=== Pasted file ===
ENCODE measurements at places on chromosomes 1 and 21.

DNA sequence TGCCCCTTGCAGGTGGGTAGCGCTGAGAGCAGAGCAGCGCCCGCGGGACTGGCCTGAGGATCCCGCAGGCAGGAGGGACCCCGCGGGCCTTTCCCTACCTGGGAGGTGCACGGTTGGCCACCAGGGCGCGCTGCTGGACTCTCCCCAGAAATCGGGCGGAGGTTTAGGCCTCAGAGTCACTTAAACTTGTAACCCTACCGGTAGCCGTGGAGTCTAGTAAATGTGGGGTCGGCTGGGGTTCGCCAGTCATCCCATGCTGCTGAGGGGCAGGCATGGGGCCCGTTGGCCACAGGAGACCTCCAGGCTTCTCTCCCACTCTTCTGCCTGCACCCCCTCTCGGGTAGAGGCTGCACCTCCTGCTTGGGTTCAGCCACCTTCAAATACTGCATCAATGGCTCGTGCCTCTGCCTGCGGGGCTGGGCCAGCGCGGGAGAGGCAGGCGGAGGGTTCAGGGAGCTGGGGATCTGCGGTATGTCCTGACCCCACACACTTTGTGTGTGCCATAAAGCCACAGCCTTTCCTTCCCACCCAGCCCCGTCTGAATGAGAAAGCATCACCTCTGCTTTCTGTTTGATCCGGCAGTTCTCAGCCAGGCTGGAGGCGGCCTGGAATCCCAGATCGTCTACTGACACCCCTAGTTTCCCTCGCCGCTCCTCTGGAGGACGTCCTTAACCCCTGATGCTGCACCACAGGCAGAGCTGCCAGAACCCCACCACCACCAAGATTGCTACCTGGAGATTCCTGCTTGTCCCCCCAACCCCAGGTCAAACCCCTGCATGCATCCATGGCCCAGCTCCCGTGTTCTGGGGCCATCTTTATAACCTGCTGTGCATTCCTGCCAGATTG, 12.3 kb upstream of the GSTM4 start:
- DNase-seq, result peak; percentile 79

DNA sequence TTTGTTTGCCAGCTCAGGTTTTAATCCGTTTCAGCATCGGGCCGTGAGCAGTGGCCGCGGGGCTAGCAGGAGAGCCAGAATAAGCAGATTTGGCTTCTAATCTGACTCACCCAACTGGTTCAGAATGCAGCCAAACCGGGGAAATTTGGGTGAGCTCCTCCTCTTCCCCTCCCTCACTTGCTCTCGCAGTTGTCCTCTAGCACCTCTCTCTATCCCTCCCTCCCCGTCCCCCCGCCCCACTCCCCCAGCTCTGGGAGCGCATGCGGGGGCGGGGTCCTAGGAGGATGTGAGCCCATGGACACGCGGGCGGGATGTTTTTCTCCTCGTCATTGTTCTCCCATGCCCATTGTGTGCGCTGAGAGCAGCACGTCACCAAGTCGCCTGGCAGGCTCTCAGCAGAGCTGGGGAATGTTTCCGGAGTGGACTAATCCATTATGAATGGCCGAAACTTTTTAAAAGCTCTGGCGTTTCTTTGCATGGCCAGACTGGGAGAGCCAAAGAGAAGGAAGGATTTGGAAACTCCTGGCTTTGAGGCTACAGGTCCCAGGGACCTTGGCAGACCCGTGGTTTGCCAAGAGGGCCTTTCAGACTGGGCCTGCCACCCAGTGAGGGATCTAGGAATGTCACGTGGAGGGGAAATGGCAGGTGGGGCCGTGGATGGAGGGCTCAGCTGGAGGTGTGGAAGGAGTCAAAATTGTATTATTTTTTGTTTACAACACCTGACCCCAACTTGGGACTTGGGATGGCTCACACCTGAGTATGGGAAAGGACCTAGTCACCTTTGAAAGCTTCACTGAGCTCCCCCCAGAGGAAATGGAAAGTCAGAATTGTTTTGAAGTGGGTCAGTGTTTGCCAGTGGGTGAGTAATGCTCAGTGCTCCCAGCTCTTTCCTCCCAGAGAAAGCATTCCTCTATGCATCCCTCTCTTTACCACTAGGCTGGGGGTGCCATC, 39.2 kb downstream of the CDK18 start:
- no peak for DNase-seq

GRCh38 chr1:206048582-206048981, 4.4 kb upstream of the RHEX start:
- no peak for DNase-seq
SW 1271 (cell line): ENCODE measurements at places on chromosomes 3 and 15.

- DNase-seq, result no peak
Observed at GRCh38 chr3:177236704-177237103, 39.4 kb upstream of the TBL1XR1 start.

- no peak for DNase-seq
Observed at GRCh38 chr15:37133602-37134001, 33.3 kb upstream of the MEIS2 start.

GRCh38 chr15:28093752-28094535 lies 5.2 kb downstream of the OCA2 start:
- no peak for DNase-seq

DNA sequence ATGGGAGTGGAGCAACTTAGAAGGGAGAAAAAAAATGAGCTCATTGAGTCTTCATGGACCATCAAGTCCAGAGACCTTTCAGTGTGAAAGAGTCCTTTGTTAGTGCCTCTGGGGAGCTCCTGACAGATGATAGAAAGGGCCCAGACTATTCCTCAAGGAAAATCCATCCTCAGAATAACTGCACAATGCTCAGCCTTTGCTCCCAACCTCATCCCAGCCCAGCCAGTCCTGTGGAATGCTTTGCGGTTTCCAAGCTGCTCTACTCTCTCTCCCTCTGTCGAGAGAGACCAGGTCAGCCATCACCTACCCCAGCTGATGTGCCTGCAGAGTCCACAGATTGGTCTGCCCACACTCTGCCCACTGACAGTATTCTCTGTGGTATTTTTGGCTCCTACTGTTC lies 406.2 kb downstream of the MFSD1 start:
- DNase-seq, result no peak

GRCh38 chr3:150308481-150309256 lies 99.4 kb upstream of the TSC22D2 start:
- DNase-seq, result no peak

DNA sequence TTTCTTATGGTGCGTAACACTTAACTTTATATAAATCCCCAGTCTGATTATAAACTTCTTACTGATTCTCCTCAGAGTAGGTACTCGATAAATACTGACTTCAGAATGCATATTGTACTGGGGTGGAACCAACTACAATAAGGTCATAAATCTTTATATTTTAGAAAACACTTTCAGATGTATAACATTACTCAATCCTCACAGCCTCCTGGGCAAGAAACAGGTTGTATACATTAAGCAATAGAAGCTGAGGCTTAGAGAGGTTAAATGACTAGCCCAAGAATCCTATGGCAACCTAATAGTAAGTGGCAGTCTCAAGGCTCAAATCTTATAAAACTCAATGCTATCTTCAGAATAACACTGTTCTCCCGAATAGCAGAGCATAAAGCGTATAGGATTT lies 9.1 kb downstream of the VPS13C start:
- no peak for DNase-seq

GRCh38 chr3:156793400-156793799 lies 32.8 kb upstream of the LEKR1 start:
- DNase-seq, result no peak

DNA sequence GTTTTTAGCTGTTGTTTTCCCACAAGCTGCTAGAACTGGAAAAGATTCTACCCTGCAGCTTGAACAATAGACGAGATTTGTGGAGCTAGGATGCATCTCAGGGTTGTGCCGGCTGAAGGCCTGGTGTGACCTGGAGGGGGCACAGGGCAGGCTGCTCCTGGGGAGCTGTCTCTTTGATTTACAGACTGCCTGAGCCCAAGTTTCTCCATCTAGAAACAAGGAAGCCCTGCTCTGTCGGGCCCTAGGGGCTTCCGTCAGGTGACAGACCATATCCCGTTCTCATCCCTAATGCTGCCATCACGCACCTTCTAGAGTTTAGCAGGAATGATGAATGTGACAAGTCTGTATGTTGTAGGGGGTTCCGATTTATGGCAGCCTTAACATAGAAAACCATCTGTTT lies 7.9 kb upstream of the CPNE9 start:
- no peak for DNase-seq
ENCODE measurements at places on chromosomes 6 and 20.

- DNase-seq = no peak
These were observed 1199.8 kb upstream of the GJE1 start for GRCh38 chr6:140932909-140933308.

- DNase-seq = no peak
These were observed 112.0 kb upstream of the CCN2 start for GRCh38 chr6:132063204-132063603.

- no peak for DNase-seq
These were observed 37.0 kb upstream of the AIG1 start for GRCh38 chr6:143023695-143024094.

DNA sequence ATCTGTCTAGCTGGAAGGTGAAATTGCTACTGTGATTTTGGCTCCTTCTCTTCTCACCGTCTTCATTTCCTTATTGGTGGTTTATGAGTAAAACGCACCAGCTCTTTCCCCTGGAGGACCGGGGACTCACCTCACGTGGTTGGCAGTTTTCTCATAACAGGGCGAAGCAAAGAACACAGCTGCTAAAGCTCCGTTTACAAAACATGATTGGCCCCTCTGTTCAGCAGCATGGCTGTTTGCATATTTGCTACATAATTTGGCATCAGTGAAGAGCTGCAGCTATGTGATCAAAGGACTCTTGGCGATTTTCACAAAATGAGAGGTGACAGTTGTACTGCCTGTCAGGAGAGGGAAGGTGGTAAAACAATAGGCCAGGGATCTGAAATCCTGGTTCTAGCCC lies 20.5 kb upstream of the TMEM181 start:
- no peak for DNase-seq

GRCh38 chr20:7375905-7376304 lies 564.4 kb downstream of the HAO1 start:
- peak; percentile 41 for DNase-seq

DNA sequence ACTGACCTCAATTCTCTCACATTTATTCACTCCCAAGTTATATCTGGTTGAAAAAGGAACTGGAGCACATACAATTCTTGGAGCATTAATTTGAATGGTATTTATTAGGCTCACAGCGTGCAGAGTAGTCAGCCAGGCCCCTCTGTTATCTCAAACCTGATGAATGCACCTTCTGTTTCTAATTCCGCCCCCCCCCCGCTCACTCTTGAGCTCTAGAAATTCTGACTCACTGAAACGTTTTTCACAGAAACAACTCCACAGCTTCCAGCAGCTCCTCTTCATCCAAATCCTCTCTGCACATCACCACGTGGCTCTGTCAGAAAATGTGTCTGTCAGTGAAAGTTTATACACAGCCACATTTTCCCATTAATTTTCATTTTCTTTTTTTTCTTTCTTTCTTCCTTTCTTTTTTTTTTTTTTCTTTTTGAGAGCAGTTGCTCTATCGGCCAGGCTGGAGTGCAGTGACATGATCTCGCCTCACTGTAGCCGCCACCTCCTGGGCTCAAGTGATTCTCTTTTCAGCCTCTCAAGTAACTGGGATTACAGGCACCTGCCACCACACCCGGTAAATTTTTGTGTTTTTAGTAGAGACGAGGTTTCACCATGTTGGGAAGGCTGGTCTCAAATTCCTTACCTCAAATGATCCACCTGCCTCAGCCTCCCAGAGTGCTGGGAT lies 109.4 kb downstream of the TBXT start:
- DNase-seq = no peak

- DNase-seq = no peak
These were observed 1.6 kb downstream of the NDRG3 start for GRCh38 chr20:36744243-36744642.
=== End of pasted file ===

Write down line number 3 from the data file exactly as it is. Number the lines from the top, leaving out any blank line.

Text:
- DNase-seq, result peak; percentile 79